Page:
US vehicle sales defy expectations with highest year on record

Vehicle sales in the US are on a successful streak, with year-on-year increases now maintained for seven years

  • By Kim Darrah | Thursday, January 5th, 2017

Sales of new cars boosted the industry, particularly in December, with dealer incentives drawing in reams of buyers

The US motor vehicle industry has achieved its most successful year on record, with sales reaching 17.465 million units, up from last year’s record of 17.396 million, according to data from WardsAuto2016 marked the seventh year in a row of rising sales in the industry, presenting a remarkably consistent recovery.

Furthermore, the numbers defied expectations, presenting an encouraging result for the US economy, especially given the fact that vehicle sales are often considered an early indicator of the shape of consumer spending. Sales outpaced expectations by the bulk of industry experts, largely due to a surge in December. A key factor in this sales rush was a range of extra incentives, with carmakers vying to lure buyers with heavy discounts.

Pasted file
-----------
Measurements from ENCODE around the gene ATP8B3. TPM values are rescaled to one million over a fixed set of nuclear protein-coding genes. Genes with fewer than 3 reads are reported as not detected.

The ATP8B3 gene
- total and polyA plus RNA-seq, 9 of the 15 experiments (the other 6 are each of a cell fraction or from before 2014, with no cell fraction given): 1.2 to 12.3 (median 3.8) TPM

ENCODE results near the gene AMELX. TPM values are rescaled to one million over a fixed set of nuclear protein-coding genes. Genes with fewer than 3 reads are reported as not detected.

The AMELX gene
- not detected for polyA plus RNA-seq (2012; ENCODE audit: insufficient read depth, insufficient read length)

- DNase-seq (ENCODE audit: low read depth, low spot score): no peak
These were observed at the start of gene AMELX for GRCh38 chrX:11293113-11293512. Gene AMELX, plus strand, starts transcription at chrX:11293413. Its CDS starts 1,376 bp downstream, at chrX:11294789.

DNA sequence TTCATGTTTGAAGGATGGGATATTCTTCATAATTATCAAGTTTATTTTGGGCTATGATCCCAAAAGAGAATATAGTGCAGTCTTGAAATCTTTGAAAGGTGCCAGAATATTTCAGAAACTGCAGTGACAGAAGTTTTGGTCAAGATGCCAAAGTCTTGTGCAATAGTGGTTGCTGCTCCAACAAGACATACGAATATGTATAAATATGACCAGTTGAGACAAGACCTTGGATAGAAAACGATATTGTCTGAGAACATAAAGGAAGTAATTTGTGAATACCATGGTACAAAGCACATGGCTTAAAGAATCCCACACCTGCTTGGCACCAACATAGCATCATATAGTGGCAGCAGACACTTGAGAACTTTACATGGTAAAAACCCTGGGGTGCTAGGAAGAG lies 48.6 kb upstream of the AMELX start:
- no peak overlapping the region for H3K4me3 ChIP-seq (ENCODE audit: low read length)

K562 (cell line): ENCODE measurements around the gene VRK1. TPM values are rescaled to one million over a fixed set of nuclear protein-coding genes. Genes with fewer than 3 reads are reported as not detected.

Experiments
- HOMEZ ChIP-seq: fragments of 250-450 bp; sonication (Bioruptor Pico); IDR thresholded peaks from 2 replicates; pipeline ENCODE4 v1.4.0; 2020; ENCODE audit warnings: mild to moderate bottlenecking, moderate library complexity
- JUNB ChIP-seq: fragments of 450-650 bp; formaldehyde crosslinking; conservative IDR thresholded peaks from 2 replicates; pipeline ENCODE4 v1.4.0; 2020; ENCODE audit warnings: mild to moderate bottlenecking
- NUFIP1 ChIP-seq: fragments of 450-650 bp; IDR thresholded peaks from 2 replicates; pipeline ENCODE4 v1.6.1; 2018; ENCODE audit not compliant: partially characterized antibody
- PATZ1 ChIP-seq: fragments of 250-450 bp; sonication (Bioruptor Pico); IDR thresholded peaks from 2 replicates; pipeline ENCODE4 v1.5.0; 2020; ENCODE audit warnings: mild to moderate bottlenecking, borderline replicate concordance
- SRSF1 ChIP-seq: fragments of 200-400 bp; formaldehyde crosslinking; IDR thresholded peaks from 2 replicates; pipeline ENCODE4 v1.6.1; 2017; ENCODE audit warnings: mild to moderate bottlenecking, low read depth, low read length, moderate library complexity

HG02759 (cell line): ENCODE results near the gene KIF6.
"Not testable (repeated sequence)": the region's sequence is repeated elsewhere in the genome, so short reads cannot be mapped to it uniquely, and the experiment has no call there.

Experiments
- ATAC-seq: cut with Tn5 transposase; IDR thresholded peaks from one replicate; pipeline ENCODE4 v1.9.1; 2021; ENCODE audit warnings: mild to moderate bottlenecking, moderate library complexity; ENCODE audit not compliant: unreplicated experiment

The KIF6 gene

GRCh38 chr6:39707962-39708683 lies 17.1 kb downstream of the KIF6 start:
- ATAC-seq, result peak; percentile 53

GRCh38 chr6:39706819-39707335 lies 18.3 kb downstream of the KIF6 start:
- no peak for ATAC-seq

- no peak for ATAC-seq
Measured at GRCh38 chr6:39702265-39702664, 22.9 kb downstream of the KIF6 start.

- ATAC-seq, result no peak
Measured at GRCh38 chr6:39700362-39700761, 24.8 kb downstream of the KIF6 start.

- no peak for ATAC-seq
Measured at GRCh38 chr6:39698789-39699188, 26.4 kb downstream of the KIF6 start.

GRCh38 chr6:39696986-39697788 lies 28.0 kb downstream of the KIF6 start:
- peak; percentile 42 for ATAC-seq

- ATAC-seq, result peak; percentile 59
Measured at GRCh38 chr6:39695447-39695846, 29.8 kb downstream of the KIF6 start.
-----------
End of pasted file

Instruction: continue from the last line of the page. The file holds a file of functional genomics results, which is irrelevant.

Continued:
General Motors, Honda, Nissan, Volvo, and Volkswagen/Audi all posted double-digit year-on-year growth for December

This success was spurred by a particularly good month for General Motors – the industry leader – whose sales in December rose by 14 percent from the same month in 2015. General Motors was not the only company to publish double-digit growth from this time last year, with Honda, Nissan, Volvo, and Volkswagen/Audi all following close behind in terms of year-on-year growth for December.

Key factors in stimulating the year of successful sales were low gas prices and cheap borrowing. Thus, forecasted rate hikes and rising oil prices could be cause for concern for the coming years. Nevertheless, many remain optimistic. “Key economic indicators, especially consumer confidence, continue to reflect optimism about the US economy and strong customer demand continues to drive a very healthy US auto industry”, said Mustafa Mohatarem, Chief Economist at General Motors, according to Reuters.